Despite the current widespread criticism of active plant spraying, it would seem that this practice is rooted in a large number of ancient cultures. Traditionally, vaporization was a way of gathering in ancient cultures. This practice has therefore been recorded in varied geographical spaces and spaced over time. In the past, people gathered around incandescent stones on which seeds and other plants were thrown onto aromatics.
Testimonies of the use of plant spraying for therapeutic use are recorded in China, India, the Middle East, Egypt, America… In short, all over the world. In some cases, the use of these plants was reserved to the Shaman: it was a means of communication with their god.
It was not until much later that spraying became simply a recreational activity. Indeed, in 1970 the first studies for the design of a modern vaporizer appear. Named Tilt, this vaporizer was created in the early 1980s. It was a home vaporizer: rechargeable batteries did not exist at the time!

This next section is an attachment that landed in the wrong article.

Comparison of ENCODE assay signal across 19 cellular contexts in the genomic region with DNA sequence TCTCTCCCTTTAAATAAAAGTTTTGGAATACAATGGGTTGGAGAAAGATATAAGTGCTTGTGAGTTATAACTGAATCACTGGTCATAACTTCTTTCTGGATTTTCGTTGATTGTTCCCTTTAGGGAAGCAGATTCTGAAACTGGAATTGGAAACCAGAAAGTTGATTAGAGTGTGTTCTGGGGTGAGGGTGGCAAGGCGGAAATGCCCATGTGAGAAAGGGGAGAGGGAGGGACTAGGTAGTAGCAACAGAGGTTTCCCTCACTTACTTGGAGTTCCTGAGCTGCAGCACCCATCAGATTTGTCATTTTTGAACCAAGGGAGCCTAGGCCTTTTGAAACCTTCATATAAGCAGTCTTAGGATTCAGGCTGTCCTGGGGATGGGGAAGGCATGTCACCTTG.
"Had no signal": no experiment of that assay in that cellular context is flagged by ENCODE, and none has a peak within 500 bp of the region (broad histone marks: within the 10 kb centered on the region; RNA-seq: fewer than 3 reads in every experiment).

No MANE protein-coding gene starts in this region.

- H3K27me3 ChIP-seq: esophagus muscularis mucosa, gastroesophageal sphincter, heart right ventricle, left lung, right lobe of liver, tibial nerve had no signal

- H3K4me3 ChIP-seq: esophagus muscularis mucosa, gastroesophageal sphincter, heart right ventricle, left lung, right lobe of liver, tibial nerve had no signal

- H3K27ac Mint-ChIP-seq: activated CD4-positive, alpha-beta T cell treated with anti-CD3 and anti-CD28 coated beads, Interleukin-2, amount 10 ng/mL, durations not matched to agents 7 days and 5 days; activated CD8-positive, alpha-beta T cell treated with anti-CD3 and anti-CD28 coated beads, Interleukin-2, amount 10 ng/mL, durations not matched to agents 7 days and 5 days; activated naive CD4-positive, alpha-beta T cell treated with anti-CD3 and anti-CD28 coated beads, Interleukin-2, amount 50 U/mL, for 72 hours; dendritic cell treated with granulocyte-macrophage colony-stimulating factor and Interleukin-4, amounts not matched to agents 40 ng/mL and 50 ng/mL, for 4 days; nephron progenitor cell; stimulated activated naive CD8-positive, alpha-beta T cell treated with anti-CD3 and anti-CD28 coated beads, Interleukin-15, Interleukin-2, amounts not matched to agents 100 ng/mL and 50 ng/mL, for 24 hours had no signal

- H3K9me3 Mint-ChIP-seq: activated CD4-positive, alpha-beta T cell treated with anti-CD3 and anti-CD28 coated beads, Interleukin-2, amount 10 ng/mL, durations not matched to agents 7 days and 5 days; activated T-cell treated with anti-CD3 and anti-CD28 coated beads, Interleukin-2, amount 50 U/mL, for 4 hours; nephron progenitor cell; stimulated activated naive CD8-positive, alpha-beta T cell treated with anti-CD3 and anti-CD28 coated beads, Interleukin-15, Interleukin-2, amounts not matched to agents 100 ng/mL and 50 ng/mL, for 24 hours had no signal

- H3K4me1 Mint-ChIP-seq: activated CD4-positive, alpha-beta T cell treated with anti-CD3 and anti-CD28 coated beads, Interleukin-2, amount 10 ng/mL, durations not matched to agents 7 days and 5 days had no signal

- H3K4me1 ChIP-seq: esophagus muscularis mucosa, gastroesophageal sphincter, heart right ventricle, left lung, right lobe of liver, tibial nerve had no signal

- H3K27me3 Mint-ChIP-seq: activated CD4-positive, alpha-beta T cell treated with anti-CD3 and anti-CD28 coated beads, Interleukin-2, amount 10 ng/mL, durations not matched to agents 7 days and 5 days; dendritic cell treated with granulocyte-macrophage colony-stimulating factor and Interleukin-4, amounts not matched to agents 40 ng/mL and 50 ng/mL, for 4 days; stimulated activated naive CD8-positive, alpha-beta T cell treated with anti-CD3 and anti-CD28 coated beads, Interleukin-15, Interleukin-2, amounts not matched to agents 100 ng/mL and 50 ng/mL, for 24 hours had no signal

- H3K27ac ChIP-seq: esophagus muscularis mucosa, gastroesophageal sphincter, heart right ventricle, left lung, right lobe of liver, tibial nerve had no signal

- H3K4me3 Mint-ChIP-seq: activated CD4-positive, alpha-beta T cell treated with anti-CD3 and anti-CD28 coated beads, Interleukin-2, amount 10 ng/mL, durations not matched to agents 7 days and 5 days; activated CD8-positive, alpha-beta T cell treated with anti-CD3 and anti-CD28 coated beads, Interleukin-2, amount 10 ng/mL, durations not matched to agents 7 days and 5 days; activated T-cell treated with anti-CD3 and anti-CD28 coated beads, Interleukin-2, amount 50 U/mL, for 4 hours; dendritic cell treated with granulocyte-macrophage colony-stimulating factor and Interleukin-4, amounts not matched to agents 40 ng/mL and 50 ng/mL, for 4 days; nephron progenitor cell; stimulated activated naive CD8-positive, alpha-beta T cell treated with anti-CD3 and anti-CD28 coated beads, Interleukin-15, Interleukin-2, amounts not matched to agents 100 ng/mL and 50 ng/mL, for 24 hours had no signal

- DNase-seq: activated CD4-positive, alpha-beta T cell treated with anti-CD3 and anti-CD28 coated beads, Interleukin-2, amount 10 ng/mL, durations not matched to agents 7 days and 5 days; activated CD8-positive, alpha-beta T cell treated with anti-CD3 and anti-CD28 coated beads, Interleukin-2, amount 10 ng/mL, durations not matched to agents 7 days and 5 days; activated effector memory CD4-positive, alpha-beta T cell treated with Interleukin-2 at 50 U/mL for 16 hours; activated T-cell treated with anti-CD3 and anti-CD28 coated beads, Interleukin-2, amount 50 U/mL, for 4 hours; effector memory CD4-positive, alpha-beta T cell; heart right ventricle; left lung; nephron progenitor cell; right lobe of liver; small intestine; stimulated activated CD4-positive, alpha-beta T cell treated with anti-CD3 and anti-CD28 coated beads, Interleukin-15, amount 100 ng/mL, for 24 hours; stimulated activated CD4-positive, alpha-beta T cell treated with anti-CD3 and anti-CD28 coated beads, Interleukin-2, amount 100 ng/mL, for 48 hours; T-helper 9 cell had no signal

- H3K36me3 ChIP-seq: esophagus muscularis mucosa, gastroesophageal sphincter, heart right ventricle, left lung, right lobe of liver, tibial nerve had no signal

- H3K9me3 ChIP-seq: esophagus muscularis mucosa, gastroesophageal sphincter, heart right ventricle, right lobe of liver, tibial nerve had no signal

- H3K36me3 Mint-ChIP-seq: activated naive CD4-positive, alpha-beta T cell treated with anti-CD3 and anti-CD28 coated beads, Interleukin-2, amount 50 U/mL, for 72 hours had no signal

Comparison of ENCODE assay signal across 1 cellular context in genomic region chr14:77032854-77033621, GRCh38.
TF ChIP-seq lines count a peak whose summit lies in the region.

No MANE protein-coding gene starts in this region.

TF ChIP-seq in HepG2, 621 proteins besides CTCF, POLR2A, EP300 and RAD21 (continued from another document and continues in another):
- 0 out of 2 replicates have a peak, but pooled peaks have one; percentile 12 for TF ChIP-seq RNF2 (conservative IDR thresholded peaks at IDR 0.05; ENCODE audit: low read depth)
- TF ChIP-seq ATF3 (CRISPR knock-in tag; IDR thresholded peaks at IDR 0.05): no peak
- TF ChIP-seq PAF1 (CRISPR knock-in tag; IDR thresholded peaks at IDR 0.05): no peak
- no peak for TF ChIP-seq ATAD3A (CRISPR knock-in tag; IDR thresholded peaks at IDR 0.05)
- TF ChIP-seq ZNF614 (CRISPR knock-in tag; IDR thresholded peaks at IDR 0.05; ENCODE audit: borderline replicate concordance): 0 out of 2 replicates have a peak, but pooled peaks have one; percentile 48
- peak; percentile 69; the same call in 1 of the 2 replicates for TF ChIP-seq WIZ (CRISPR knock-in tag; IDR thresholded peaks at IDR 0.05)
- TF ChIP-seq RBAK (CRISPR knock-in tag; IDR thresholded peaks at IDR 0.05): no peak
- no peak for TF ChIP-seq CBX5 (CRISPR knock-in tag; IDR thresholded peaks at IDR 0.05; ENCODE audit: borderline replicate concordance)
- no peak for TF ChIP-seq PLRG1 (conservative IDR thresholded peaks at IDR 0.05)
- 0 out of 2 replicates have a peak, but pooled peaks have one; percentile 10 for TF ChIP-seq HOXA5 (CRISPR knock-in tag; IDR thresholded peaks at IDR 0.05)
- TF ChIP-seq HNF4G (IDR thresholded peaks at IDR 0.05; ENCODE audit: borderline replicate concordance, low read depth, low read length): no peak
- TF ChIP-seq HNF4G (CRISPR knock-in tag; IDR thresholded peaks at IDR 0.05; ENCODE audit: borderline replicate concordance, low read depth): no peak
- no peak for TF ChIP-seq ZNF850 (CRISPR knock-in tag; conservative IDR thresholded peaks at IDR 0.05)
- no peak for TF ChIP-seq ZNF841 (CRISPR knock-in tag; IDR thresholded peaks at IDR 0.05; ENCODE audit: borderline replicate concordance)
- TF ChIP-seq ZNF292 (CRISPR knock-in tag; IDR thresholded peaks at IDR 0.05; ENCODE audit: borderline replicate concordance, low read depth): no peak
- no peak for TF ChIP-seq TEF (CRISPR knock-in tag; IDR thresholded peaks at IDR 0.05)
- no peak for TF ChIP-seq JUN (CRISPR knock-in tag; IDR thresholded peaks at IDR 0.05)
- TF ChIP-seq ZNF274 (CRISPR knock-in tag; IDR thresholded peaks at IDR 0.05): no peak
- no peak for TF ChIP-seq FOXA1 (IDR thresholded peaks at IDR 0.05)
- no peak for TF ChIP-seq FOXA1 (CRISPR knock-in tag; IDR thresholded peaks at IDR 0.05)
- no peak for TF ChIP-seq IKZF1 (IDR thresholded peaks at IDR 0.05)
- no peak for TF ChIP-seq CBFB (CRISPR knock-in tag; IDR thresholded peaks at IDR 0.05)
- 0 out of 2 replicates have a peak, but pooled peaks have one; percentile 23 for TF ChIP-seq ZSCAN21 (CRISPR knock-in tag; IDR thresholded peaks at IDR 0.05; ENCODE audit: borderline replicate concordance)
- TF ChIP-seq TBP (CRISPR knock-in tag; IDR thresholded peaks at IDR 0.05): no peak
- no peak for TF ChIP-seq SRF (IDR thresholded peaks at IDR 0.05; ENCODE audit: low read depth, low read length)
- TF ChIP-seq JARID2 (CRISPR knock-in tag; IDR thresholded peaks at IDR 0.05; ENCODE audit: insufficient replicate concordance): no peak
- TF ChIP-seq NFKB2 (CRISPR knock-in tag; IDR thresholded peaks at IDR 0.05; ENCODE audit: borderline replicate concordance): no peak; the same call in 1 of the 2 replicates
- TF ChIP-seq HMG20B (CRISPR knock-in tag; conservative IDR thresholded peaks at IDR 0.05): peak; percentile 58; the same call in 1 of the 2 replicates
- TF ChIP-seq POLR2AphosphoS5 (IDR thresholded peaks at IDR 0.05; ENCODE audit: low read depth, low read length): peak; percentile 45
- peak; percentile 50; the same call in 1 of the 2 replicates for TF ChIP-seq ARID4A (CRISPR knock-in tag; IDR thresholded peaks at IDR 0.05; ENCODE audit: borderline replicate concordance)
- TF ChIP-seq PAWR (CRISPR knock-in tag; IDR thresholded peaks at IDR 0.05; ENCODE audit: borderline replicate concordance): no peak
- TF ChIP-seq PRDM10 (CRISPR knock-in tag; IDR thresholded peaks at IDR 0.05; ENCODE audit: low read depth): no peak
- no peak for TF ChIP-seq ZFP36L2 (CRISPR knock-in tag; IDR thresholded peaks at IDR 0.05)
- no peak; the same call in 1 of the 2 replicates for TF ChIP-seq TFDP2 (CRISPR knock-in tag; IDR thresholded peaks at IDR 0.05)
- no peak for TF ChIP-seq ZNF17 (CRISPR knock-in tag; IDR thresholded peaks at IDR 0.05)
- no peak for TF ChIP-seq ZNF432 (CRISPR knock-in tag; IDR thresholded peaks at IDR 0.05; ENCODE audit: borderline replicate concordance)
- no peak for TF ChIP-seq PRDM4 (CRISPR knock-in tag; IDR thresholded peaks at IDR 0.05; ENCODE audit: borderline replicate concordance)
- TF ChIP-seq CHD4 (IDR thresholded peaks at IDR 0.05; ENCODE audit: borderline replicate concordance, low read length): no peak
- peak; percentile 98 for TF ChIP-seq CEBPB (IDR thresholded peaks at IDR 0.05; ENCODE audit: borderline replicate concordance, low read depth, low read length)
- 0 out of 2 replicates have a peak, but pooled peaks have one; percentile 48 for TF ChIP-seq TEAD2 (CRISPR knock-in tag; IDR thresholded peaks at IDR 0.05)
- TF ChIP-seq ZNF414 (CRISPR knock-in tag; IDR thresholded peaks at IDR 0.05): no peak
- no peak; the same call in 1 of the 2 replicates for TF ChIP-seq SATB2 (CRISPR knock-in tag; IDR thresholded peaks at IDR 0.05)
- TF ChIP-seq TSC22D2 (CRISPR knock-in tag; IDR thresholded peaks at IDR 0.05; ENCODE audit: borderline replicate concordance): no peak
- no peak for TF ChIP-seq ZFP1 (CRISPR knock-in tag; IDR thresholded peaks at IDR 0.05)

According to its creator (American company based in Woodstock…), Tilt made it possible to greatly reduce the level of toxin contained in traditionally smoked plants such as tobacco. The principle was similar to the current salon vaporizer. All you had to do was place your grass on a grid on a heating element. A glass pipe was used to suck the steam thus created. The American company in charge of developing this innovation even commissioned a large number of studies to quantify the results of toxin production reduction. Despite more than conclusive results, this model was never commercialized. It was seen as a utensil dedicated to cannabis and this plant was completely illegal in the United States unlike today.
The recent legalization of this plant in several American states and other countries has therefore advanced research and understanding in the field of vaporization.